“Indonesians have every right to be mad over the misleading thread that was created by Kristen Gray, since she basically encouraged foreigners to visit Bali, Indonesia DURING THE PANDEMIC, even [after] the government clearly stated that they’ve closed the border,” one user wrote.
Indonesians have every right to be mad over the misleading thread that was created by Kristen Gray since she basically encouraged foreigners to visit Bali, Indonesia DURING THE PANDEMIC, even the gov clearly stated that they’ve closed the border
— ⁷ٱلنساء (@sheikhaannisa) January 17, 2021
I love your story, but “Our Bali life is Yours” “Getting into Indonesia during Covid”, as Indonesian, this sentences actually bothering me
— bukan siapa siapa (@pentolbulaaat) January 17, 2021
I get it, the weather’s nice, the living cost is cheap, the smoothie bowls are $4, but telling people to go here illegaly while providing links? Yo :/ why? My country is getting through over 800k cases of COVID, you’re telling people to come over and kill us basically?
— Ren | WORKING ON COMMS (5/5) 🍊 (@orentama) January 17, 2021
Others challenged accusations that criticizing Gray’s actions was “racist.”
“Americans are always saying ‘Listen to Poc!’ but when ACTUAL LOCALS — ACTUAL INDONESIANS — are criticizing this Kristen Gray for exploiting Bali with her U.S. citizenship, y’all assume that we’re racist,” one user pointed out.
americans are always saying ‘listen to poc!’ but when ACTUAL LOCALS ACTUAL INDONESIANS are criticizing this kristen gray for exploiting bali with her US citizenship, yall assume that we’re racist https://t.co/zjTkTXB822
— ᴋᴏᴏʟɪ | #BLM (@shannaykay) January 18, 2021
This isnt about Black Americans. Its about foreigners or “expats” moving to countries to live a “permanent vacation” lifestyle while still making US salary abroad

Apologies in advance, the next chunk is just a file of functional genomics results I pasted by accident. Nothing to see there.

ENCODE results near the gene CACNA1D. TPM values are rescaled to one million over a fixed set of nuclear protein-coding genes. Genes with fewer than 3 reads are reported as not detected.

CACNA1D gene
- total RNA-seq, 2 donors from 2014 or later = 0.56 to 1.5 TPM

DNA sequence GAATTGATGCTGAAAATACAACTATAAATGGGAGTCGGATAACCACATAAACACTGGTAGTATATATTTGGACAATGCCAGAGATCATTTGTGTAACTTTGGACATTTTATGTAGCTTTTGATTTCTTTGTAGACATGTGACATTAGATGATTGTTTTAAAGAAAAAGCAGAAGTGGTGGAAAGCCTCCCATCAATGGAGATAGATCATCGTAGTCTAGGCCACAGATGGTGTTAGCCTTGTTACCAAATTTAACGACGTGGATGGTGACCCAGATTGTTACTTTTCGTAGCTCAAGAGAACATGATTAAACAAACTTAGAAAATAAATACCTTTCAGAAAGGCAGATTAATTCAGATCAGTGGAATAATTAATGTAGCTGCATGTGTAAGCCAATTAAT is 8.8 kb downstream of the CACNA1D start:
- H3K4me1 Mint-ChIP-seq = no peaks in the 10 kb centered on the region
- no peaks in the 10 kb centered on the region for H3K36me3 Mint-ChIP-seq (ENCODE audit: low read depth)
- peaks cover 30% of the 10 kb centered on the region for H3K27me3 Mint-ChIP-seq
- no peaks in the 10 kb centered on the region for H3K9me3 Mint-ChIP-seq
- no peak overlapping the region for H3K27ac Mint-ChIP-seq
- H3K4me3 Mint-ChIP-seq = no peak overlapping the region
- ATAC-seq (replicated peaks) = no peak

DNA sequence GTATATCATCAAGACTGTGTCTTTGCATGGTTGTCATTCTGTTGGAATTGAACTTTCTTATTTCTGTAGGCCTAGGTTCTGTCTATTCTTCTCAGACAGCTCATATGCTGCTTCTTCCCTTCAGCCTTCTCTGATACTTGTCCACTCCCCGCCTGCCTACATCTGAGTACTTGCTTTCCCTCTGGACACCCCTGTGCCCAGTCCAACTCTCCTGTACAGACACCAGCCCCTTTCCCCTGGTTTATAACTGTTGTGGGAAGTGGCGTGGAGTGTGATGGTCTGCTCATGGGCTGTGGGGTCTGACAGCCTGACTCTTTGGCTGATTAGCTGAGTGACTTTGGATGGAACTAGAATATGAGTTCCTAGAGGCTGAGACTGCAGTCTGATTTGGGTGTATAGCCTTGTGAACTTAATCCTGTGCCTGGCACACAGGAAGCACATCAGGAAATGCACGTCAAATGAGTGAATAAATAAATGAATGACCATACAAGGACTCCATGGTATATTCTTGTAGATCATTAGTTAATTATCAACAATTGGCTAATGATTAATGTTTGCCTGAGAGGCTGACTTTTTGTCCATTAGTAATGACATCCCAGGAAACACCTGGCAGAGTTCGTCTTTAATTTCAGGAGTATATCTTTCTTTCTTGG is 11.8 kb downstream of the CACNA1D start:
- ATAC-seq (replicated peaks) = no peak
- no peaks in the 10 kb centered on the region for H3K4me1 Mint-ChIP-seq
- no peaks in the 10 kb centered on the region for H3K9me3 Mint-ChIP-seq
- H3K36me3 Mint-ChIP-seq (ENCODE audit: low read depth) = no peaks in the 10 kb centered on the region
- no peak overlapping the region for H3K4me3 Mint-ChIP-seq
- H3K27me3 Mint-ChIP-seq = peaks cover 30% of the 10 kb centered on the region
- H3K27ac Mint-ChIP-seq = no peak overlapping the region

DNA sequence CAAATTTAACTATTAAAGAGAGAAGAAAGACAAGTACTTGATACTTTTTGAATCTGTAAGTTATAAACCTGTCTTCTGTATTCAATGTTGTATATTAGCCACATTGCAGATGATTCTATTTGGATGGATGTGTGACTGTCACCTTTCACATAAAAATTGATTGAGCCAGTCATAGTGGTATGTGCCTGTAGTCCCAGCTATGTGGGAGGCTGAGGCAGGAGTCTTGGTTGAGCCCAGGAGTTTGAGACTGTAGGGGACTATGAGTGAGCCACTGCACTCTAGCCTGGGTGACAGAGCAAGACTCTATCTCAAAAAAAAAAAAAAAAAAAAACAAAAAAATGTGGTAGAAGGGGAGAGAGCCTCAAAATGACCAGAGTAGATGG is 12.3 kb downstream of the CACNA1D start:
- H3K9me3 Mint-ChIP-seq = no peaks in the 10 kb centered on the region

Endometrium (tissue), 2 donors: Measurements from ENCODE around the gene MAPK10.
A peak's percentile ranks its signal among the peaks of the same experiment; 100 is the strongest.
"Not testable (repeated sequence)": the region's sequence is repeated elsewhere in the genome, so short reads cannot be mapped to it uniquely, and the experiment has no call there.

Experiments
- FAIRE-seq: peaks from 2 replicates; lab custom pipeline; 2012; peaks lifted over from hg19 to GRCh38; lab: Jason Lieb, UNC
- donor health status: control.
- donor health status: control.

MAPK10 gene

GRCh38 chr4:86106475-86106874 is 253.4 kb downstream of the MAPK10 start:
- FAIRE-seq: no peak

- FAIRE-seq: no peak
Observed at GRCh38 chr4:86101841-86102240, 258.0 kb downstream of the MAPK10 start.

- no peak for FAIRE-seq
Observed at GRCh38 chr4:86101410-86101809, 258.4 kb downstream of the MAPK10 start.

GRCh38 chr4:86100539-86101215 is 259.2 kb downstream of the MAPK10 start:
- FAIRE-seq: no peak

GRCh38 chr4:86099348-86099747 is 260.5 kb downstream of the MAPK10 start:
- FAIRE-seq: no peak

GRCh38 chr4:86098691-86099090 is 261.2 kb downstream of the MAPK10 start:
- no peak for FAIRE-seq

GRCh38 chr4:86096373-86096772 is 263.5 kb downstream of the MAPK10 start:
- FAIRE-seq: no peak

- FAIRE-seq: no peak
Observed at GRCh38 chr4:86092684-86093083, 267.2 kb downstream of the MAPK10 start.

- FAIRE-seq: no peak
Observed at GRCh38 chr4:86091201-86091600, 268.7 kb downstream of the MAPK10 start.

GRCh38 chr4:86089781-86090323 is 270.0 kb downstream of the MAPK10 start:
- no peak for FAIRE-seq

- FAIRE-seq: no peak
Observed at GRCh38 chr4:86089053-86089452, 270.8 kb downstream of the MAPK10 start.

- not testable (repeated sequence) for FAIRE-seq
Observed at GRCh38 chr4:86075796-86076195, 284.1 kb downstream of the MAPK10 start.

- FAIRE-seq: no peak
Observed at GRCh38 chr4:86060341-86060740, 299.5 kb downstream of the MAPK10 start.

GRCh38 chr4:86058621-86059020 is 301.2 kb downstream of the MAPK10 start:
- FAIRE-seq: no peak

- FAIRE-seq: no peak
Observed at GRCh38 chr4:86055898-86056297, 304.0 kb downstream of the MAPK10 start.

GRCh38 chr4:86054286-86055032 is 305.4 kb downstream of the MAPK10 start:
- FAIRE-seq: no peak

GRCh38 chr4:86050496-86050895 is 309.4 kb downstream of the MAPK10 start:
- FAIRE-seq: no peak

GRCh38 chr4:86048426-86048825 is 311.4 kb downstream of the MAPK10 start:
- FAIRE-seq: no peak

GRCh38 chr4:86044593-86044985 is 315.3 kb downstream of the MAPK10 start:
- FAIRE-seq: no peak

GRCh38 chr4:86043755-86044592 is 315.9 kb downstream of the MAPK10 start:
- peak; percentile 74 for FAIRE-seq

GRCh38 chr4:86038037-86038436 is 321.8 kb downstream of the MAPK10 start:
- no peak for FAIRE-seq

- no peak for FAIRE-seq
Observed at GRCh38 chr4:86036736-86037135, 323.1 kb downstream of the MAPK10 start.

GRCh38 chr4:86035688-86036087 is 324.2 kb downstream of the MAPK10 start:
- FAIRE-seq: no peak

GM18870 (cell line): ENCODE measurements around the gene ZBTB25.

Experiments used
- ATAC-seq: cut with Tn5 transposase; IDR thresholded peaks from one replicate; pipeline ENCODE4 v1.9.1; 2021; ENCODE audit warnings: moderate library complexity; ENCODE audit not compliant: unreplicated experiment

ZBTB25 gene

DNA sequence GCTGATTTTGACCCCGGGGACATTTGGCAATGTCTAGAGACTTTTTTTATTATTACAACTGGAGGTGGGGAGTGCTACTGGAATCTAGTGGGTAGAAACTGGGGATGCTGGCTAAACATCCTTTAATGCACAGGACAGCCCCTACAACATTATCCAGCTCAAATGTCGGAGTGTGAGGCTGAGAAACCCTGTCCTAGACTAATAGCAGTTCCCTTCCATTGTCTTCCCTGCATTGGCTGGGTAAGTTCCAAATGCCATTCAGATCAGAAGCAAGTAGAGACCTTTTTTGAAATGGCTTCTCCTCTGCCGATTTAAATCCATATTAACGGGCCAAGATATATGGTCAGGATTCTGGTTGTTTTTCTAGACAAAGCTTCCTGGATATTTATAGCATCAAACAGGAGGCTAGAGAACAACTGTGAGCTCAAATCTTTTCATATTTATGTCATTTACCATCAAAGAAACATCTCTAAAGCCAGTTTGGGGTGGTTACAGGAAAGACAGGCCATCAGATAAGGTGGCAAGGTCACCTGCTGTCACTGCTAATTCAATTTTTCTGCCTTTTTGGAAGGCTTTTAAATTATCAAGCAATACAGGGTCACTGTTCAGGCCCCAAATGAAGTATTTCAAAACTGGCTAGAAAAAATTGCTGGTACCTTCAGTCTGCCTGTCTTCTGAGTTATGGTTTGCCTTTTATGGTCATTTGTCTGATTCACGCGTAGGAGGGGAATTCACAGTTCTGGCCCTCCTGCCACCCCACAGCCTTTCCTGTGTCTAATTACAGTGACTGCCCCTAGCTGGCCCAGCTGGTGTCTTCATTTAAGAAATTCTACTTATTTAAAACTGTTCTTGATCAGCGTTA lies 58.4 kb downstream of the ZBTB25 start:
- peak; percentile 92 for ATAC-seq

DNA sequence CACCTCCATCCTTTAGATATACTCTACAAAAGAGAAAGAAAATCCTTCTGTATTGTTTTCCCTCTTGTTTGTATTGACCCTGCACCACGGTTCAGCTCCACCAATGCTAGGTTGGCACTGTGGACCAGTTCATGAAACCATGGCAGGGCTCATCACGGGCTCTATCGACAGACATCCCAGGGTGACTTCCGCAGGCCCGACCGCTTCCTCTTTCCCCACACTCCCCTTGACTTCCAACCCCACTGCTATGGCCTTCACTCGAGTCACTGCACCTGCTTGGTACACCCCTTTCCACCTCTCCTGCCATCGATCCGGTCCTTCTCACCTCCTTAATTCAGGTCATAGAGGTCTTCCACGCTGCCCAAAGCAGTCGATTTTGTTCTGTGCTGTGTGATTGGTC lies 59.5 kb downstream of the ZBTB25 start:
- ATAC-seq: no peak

Notice how she plugged her e-book and social media. She’s working, right now. She’s hustling rn as a “digital nomad”
— menswear will save ur ass this winter 🤎🥭🧃 (@cestlafemmenoir) January 17, 2021
To kristen gray
I saw an idiot living in Indonesia without paying taxes and saying Indonesians are racist : pic.twitter.com/wpd7EGgPrc
— Natnat (@Natnat78354305) January 18, 2021
Some users reportedly questioned if Gray could be overstaying their visa. By Tuesday, immigration authorities were able to confirm that they are legally in Indonesia.
“[Her stay permit] is still valid until 2021, it’s a visitor stay permit actually,” said Eko Budianto, head of the immigration department at the Bali office for the Ministry of Law and Human Rights, according to Coconuts. “We want to look into other possible violations, but it must be stressed that information about special paths that she’d mentioned do not exist in immigration or at the borders.”
It’s unclear whether authorities will also look into possible tax evasion since Gray claimed to be running their design business. Under Indonesia’s 2008 Income Tax Law, foreigners working in the country for more than 183 days are subject to pay dues.
Feature Images via Kristen Gray